Contributors are: Rachel Dickson, Burcu Dogramaci, Deirdre Fernand, Fran Lloyd, David Low, John March, Sarah MacDougall, Anna Nyburg, Pauline Paucker, Ines Schlenker, Wilfried Weinke, and Julia Winckler.
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Czesław Porębski

This book offers a synoptic introduction to an important chapter of Polish 20th century philosophy, by introducing the studies of Kazimierz Twardowski, Tadeusz Czeżowski, Tadeusz Kotarbiński, Władysław Tatarkiewicz, Roman Ingarden, Henryk Elzenberg, Maria Ossowska, and Józef Maria Bocheński and how they contributed to value theory, ethics and aesthetics. These philosophers differed in their more definite interests, methodological approaches, and main results and yet their investigations share a number of characteristic features. Questions of value, considered as extremely vital, are treated with care and precision. In spite of the richness of their insights and an impressive number of detailed results these philosophers refrain from hasty conclusions, trying here, as elsewhere, to conduct their studies in an intellectually and morally responsible way.
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Ayse Ozge Kocak Hemmat

The Turkish Novel and the Quest for Rationality is the first book to contextualize the Turkish novel with regard to the intellectual developments motivating the Turkish modernization project since the 18th century. The book provides a dialectical narrative for the emergence and development of the Turkish novel in order to highlight the genre’s critical role within the modernization project. In doing so, it also delineates the changing forms the novel assumes in the Turkish context from a platform for new literature to a manifestation of crisis in the face of totalizing rationality. Vis-a-vis modernization's engagement with rationality, The Turkish Novel and the Quest for Rationality reveals unexplored ways of conceptualizing the development of the genre in non-western contexts.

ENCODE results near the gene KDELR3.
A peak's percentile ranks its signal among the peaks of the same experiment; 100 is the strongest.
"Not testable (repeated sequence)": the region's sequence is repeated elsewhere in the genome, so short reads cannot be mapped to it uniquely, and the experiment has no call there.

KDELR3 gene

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Edited by Harri Veivo, Petra James and Dorota Walczak-Delanois

Beat Literature in Europe offers twelve in-depth analyses of how European authors and intellectuals on both sides of the Iron Curtain read, translated and appropriated American Beat literature. The chapters combine textual analysis with discussions on the role Beat had in popular music, art, and different subcultures.
The book participates in the transnational turn that has gained in importance during the past years in literary studies, looking at transatlantic connections through the eyes of European authors, artists and intellectuals, and showing how Beat became a cluster of texts, images, and discussions with global scope. At the same time, it provides vivid examples of how national literary fields in Europe evolved during the cold war era.

Contributors are: Thomas Antonic, Franca Bellarsi, Frida Forsgren, Santiago Rodriguez Guerrero-Strachan, József Havasréti, Tiit Hennoste, Benedikt Hjartarson, Petra James, Nuno Neves, Maria Nikopoulou, Harri Veivo, Dorota Walczak-Delanois, Gregory Watson.
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The Man Who Crucified Himself

Readings of a Medical Case in Nineteenth-Century Europe

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Maria Böhmer